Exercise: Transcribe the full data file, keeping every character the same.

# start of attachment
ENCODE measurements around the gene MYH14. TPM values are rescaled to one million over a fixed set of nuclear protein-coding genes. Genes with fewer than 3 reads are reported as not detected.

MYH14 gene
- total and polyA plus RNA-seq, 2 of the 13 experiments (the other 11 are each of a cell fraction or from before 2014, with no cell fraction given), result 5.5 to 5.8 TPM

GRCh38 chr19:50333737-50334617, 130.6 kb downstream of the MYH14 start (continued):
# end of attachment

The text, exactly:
ENCODE measurements around the gene MYH14. TPM values are rescaled to one million over a fixed set of nuclear protein-coding genes. Genes with fewer than 3 reads are reported as not detected.

MYH14 gene
- total and polyA plus RNA-seq, 2 of the 13 experiments (the other 11 are each of a cell fraction or from before 2014, with no cell fraction given), result 5.5 to 5.8 TPM

GRCh38 chr19:50333737-50334617, 130.6 kb downstream of the MYH14 start (continued):